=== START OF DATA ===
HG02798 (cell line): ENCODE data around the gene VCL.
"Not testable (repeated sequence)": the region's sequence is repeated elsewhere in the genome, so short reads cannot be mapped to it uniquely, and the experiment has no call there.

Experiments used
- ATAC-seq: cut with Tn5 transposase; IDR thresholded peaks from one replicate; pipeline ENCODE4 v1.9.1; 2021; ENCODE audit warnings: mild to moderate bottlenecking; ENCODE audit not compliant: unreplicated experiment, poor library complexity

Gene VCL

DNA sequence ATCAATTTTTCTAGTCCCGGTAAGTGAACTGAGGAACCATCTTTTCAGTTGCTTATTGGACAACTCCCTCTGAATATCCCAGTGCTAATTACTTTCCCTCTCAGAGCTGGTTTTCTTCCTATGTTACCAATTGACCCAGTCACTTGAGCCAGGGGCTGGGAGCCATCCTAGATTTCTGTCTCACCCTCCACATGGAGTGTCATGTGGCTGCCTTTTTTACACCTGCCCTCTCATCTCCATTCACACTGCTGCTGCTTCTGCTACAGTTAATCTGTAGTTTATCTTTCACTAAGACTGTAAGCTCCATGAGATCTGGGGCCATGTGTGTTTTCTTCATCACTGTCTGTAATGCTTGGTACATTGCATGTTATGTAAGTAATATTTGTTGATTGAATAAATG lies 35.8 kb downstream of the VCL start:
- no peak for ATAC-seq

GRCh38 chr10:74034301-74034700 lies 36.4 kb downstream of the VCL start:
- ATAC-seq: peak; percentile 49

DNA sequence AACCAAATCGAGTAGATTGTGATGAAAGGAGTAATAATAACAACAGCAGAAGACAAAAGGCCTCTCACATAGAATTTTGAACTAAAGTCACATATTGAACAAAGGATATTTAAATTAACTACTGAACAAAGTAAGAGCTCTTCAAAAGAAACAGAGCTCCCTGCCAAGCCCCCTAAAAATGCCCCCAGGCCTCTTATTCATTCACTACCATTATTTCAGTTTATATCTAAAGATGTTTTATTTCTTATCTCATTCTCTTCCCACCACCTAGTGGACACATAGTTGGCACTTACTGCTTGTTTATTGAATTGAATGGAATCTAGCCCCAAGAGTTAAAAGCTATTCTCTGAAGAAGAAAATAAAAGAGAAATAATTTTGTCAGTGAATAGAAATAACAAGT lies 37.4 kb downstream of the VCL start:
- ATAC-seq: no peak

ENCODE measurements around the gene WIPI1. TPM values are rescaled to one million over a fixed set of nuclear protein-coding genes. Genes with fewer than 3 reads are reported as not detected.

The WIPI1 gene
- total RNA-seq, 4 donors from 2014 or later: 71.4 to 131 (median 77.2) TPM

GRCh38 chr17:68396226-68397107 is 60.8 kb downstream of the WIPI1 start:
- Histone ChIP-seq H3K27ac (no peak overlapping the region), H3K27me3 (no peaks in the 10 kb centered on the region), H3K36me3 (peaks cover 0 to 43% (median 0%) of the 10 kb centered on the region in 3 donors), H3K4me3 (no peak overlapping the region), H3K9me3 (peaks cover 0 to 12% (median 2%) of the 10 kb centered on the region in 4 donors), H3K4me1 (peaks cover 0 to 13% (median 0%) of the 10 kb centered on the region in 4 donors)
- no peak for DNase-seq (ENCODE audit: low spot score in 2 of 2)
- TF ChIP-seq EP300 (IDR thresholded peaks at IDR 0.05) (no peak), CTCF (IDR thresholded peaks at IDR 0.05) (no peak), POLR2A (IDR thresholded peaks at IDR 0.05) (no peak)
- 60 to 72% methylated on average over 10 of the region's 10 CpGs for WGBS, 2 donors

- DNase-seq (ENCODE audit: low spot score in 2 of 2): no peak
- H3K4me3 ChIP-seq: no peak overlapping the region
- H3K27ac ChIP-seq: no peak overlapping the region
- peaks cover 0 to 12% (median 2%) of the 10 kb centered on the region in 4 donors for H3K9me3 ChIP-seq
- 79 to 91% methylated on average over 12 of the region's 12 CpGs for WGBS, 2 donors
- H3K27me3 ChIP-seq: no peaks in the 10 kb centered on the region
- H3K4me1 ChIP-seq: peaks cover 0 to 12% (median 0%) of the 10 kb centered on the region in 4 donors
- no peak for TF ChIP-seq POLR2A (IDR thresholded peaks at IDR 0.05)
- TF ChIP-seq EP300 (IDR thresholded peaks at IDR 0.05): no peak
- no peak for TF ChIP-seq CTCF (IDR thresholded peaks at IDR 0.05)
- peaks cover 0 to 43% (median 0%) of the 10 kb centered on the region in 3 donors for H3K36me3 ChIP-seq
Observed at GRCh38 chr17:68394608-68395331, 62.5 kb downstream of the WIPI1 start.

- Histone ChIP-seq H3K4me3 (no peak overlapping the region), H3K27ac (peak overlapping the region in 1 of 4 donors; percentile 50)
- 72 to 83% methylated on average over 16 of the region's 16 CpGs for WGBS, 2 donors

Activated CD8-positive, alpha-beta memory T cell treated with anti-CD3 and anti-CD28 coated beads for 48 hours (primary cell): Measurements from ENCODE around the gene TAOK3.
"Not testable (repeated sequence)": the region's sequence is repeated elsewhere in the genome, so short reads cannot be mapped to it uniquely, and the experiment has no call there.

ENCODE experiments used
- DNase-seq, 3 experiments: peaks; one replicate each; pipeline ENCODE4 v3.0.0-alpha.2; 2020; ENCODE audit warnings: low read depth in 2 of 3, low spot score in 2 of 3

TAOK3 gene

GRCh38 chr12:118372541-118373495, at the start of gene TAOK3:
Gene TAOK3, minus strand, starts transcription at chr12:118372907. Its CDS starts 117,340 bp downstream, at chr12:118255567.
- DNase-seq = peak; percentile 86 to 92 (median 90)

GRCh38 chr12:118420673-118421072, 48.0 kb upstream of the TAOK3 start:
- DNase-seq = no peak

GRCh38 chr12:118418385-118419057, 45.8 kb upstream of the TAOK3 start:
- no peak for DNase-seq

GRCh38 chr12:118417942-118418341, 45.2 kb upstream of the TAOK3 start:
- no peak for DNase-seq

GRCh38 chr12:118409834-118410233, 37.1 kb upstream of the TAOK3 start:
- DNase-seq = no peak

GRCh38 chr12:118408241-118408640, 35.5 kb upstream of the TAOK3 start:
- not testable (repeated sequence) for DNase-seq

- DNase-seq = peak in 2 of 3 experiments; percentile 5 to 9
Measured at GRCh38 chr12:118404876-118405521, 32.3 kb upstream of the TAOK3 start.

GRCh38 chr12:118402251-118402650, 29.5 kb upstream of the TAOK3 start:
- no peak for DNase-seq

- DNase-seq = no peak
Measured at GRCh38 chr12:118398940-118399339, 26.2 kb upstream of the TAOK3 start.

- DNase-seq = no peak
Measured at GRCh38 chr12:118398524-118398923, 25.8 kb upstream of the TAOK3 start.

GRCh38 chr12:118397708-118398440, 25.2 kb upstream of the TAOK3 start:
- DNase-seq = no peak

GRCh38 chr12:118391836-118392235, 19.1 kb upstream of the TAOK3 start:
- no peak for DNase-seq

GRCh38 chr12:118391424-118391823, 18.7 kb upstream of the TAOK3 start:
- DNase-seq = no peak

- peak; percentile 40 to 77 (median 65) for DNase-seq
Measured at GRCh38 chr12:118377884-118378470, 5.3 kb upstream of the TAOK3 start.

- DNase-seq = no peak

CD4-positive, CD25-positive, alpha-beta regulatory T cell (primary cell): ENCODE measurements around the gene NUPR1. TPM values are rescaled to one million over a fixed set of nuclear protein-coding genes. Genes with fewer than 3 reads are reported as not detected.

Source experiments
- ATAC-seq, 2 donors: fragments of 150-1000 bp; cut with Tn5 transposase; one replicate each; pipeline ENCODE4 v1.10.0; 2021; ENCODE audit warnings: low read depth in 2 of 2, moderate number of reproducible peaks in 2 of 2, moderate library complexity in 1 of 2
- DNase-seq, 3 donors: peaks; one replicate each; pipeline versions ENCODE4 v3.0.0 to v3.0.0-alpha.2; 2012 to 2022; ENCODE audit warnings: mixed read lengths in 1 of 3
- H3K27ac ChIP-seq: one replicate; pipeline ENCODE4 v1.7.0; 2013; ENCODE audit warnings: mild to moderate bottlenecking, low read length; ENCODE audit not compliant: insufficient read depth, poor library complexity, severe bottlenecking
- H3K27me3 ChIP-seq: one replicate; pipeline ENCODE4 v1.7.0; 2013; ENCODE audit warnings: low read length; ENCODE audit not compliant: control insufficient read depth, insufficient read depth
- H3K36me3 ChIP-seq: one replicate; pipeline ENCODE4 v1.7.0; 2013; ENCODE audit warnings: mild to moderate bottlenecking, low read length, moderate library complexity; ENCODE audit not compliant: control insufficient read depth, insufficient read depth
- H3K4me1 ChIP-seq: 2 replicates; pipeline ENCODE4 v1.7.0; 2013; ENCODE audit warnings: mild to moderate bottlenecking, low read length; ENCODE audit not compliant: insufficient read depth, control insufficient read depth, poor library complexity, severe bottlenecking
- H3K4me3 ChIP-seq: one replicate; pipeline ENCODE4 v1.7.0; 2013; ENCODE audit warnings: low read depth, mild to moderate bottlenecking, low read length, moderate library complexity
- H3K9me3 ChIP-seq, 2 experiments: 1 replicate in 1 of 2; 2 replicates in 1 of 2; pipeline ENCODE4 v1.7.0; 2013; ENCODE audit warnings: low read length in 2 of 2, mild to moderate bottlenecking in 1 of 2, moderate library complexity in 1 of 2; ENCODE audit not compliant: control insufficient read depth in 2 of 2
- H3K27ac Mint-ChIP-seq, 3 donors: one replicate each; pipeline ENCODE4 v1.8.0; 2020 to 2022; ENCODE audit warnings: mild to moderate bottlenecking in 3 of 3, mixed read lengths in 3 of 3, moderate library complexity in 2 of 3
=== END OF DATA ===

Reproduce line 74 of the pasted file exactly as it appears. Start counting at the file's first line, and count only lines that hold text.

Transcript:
- H3K27me3 ChIP-seq: one replicate; pipeline ENCODE4 v1.7.0; 2013; ENCODE audit warnings: low read length; ENCODE audit not compliant: control insufficient read depth, insufficient read depth